The news broke last Friday and over the weekend little Borja was overrun with hundreds of tourists who were eager to see what was universally called a “botched restoration.”   One tourist, interviewed on Spanish TV, said that the original was nice, but this she really likes.

Now what?  What can the church and the town do?

1) Paint over the fresco with white paint and forget about it.

2) Hire a competent painter to duplicate the original and forget about the temporary embarrassment.

3) Leave it as it is now, the “botched restoration,” the “monkey face.”

The first two options seem to be out.  The organizer of the town’s patron festival is already happy about the new fame of Borja.  On the web, 18,000 people have signed a petition stating that the fresco should stay as it is now. A Facebook page, called “Señoras que restauran Cristos de Borja” has 38,874 fans and 58,048 followers (as of this writing), many of whom have created their own versions of the fresco. Here’s one, inspired by Rafael.  For more,  see https://www.facebook.com/SenorasQueRestauranCristosDeBorja

Let’s consider option #3.  The face as it is now is a confrontation with modernism.  The modern mind is rooted in the 17th century, when Leeuwenhoek first saw microbes through his microscope’s lens, Montaigne (a little earlier)  introspected and doubted, Descartes doubted himself to exhaustion and John Mill studied various translations of the Bible and said, whoa, we have 30,000 problems here. To name just a few of the people who showed us that things are not what they appear to be and that the mind makes stuff up.

Mrs. Giménez, in her mid-80’s, is now world famous.  She is notorious.  How could she do such a thing?  She’s apparently surprised at the results of her effort.  Is she crazy? Couldn’t she see what she was doing?  She may be asked to have her head examined and her introspection and free-associations would be interesting, but not as interesting as the FACT that we now have this image she made up.

That’s what’s important:  she made it up.  And another thing: the original fresco from 1910 by whatshisname was also made up.   Let’s see, what else can we name that’s been made up:  Michelangelo’s David, Michelangelo’s Adam, Rafael’s madonnas, Leonaro’s Last Supper;  Klimt’s Kiss, Munch’s Scream;   Egyptians invented Isis and Osiris, the Greeks invented Zeus and Athena, and so on and so forth.

The human imagination makes stuff up. You won’t find that statement anywhere in the 12th century.  The clerics who are ringing their hands over this fresco problem haven’t traveled through the 17th century to the beginning of the 20th, when Picasso and others blew the roof off our skulls.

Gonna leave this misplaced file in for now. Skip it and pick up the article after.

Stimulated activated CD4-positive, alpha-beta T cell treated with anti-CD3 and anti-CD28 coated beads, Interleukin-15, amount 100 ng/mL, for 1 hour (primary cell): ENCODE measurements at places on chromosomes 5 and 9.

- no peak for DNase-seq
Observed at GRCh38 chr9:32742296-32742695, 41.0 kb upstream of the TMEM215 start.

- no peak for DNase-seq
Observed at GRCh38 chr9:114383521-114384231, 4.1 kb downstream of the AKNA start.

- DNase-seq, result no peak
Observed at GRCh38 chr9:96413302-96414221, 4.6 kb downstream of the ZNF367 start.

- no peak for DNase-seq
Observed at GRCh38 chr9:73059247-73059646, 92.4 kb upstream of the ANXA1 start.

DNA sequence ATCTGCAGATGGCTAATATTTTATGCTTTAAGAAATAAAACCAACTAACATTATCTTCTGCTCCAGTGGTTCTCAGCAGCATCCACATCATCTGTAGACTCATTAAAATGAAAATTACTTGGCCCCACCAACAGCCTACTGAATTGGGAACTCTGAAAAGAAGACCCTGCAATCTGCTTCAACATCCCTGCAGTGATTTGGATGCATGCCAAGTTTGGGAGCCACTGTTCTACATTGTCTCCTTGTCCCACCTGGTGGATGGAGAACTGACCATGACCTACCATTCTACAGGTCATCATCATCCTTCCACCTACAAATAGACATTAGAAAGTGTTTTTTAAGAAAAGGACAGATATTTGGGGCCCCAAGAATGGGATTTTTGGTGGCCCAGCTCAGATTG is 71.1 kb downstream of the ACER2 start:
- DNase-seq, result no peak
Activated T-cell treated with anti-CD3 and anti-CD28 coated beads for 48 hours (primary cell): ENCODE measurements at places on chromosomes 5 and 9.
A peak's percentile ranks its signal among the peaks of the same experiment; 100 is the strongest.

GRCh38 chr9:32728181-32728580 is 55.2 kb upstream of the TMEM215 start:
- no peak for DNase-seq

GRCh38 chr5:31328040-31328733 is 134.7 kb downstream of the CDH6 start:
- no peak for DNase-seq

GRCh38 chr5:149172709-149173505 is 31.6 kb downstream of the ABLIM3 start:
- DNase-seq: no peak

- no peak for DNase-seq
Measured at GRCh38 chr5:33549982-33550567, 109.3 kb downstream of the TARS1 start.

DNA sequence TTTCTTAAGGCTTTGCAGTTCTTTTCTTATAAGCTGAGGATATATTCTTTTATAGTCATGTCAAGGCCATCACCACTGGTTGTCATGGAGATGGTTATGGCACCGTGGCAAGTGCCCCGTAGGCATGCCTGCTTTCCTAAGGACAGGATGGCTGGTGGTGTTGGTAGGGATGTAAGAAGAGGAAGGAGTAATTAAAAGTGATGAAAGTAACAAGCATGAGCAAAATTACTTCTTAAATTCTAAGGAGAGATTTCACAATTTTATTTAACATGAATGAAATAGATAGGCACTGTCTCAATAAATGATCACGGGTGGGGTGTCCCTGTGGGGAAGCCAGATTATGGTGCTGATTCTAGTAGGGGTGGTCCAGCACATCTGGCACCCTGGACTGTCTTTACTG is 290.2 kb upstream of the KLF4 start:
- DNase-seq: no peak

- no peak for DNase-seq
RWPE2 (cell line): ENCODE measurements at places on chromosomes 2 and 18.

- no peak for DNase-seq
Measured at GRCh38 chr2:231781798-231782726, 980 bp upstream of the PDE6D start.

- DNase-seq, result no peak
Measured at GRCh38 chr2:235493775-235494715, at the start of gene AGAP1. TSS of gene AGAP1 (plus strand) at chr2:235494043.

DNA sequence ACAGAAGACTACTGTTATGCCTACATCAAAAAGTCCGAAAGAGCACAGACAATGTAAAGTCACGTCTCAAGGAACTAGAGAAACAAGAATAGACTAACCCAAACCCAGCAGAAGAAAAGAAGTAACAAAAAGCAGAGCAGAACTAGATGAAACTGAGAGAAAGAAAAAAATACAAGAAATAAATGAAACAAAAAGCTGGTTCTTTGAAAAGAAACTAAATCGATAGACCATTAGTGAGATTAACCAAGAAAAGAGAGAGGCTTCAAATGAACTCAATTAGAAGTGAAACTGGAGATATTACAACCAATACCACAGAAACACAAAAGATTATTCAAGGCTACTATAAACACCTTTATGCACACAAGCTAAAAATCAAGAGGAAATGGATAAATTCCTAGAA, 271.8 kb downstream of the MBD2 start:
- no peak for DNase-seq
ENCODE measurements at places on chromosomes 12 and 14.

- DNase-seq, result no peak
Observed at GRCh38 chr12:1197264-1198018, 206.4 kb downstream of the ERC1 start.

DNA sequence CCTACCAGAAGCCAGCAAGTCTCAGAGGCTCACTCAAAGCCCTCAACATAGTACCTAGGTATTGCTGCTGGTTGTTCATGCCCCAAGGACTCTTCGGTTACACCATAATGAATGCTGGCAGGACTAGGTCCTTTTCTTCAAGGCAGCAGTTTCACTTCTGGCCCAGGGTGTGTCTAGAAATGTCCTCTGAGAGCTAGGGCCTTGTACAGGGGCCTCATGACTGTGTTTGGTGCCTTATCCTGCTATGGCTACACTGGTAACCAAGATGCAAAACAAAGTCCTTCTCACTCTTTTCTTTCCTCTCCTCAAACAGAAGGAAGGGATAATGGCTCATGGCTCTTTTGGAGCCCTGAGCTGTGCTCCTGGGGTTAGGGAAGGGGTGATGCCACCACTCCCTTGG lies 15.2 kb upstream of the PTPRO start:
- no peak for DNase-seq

When Picasso painted Gertrude Stein 1905 and 1906, she sat for him an estimated eighty-plus times.  Towards the end of 1906 he got stuck, dissatisfied with how he had painted the face.  We can only wish we had a documentation of that stage of the work. (We know Picasso owned a camera.)  In the fall of 1906 he went to Spain and when he came back he painted over the face. Giving into his fascination with African, Oceanic and early Iberian art, he now turned Gertrude’s face into a mask.  In other words, he invented.  He made it up.  We look at this painting at the Met and think it looks like Gertrude Stein—after all, that’s the title on the wall label—but at the same time we know IT’S ALL MADE UP.  It’s this awareness that makes us modern.

Picasso would have loved this “botched restoration.”

Sources:http://www.nytimes.com/2012/08/24/world/europe/botched-restoration-of-ecce-homo-fresco-shocks-spain.html?hp

https://www.google.com/#q=Borja+Fresco+site:youtube.com&sa=X&ei=Gog_ULqbHI7W9QT_m4GgBg&ved=0CDsQ2wE&hl=en&bav=on.2,or.r_gc.r_pw.r_qf.&fp=6c862fd85693d052&biw=1012&bih=589

http://www.spiegel.de/reise/europa/jesus-fresko-in-borja-stuemper-kunstwerk-zieht-hunderte-touristen-an-a-852168.htmlhttps://www.facebook.com/SenorasQueRestauranCristosDeBorja

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Picasso was born October 25, 1881, in Malaga, Spain.  He spent his teen-age years in Barcelona, a hot bed of anarchy in the 1890’s.  His friends were anarchist writers and artists, ten and twenty years older than he:  Santiago Rusinol (1861-1931), Ramon Casas (1866-1932), and Isidro Nonell (1873-1911).  They discussed the writings of Proudhon, Bakunin, Kropotkin and Nietzsche.  They were anti-church and anti-government, outraged by the impoverishment of Spanish peasants who poured into the cities.  They believed that an artist has to transform himself, to overcome his past and create himself anew.

Picasso is often presented as anti-intellectual and a-political, an image he himself encouraged. But, in fact, he wrote poetry.  He wrote a play in which Jean-Paul Sartre and Simone de Beauvoir read the leads.  His dealer H.D. Kahnweiler said, Picasso was completely unpolitical, but Picasso joined the Communist Party in 1944. The newspaper clippings he collaged into his late cubist work all deal with the horror of war.   Picasso is a complex character.  Well, I just thought I’d mention this on his birthday

“Yo Picasso,”  1901.  Oil on canvas, ~ 73 cm x 65 cm.   (I, Picasso)